Hurricane-damaged trees that flooded the market and drove prices down are the primary cause for an expected 9.6 percent decline in Mississippi's timber harvest value.

Marc Measells, a research and Extension associate with Mississippi State University's Department of Forestry, recently predicted the state's timber harvest value at $1.3 billion in 2006, compared to $1.45 billion the previous year. He based his estimate on timber severance tax collections and timber prices through October.

2006 was a striking contrast to 2005, when the state's No. 2 agricultural commodity's value increased almost 16 percent from the previous year. Forestry ranks just behind poultry in Mississippi with an estimated value of almost $2 billion.

“The decreased value for 2006 is a result of the decline in prices for all products. Average prices for pine sawtimber dropped by 6.3 percent through October,” Measells said. “Mixed hardwood sawtimber declined by almost 10 percent, while oak sawtimber declined by almost 14 percent. Pine pulpwood prices have declined more than 9 percent and hardwood pulpwood prices declined 18.6 percent for the year.”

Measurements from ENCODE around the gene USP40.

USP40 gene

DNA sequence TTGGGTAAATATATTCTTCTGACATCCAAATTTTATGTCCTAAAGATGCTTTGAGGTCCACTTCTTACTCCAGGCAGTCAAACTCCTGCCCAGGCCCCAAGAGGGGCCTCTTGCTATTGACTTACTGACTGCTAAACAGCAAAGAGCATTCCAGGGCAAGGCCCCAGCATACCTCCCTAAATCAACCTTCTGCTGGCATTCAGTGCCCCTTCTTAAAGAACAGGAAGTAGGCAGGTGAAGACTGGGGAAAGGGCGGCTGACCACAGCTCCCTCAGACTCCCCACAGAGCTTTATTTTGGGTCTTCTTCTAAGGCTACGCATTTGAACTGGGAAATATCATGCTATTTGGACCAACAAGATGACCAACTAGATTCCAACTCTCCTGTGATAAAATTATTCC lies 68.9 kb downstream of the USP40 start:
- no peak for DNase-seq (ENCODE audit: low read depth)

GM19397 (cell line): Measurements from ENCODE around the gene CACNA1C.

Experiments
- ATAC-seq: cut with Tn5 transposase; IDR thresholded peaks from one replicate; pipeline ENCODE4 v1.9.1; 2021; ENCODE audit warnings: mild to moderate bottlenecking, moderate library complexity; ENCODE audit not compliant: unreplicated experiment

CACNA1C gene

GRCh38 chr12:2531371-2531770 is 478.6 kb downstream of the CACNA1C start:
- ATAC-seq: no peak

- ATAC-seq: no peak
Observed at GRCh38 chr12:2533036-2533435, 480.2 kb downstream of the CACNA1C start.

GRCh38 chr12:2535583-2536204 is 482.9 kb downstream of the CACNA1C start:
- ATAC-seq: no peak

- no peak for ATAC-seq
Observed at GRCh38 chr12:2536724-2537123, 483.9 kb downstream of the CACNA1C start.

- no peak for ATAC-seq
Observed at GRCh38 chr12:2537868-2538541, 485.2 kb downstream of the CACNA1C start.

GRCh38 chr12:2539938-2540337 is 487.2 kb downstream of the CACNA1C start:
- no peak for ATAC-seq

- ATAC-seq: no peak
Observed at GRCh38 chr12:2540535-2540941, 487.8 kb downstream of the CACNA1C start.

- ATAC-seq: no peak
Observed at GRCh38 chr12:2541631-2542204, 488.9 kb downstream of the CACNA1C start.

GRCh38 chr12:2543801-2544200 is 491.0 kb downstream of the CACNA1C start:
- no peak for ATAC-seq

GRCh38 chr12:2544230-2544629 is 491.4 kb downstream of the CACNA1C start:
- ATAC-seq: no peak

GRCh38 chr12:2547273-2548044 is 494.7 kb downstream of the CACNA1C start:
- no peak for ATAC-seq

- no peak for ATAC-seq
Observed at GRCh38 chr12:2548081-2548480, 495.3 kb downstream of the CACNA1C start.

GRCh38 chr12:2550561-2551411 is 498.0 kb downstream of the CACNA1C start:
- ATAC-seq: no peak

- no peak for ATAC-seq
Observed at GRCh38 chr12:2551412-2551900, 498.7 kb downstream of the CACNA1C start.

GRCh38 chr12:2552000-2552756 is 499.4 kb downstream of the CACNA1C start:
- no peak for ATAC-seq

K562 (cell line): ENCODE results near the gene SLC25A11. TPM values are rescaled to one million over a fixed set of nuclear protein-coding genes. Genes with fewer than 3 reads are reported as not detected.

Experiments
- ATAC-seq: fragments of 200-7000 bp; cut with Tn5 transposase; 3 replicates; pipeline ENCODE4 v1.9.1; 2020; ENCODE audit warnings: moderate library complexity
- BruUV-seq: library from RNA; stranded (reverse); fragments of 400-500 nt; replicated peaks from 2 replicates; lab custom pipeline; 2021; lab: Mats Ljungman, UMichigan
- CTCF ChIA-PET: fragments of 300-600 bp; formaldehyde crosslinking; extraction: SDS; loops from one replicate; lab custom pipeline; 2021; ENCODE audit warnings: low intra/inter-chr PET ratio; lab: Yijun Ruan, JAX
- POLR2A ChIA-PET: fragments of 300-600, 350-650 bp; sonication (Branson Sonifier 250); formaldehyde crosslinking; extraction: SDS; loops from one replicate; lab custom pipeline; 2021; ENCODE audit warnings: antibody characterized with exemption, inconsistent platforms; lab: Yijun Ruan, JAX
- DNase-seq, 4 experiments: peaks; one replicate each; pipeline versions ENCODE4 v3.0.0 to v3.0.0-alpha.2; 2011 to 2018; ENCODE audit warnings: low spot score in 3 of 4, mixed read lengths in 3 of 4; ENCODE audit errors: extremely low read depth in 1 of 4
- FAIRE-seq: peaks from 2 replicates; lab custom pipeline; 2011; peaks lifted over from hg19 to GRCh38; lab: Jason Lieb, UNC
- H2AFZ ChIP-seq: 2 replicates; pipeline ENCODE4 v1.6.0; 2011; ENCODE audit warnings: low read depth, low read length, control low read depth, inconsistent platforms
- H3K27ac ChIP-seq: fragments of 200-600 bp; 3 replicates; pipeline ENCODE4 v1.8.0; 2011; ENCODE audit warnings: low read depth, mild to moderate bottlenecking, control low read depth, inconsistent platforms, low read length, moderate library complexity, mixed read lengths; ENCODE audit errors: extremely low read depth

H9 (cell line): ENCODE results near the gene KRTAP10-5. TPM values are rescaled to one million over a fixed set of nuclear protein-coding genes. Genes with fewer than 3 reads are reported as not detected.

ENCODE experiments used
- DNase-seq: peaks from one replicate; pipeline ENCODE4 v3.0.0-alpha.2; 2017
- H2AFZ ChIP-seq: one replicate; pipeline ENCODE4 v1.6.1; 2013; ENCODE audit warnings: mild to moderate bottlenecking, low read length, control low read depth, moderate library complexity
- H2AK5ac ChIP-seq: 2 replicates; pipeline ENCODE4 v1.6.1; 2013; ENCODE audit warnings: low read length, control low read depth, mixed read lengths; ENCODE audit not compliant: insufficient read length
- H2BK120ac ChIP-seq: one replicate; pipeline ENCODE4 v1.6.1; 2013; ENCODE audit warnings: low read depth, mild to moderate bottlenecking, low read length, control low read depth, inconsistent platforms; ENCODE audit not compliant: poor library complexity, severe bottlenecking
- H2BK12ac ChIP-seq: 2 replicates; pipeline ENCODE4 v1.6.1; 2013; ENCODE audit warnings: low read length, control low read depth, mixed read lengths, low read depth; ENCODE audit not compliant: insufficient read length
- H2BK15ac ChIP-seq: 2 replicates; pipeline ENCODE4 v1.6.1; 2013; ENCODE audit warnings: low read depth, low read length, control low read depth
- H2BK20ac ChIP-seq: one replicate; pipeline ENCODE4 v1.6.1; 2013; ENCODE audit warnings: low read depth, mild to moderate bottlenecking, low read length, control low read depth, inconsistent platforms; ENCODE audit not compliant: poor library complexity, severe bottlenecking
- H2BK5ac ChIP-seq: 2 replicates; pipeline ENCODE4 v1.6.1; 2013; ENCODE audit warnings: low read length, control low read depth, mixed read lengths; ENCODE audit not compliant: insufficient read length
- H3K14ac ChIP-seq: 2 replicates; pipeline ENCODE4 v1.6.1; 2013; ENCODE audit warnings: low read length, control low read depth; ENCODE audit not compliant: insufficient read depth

Measells said Hurricane Katrina interrupted lumber production and disrupted timber markets, especially in south Mississippi, in 2005. When harvest resumed, many landowners worked quickly to sell damaged trees before they lost more quality, thus dumping a large amount of poor quality trees on the market.

“As a result, the standing and delivered timber prices have fallen significantly across the state in 2006,” he said. “Other factors contributing to the declining prices included rising imports and energy costs as well as the declining residential housing market.”

Glenn Hughes, Extension forestry professor in south Mississippi, said the housing market historically has a significant influence on timber prices. That continues to be true despite increased use of imported wood, primarily from Canada.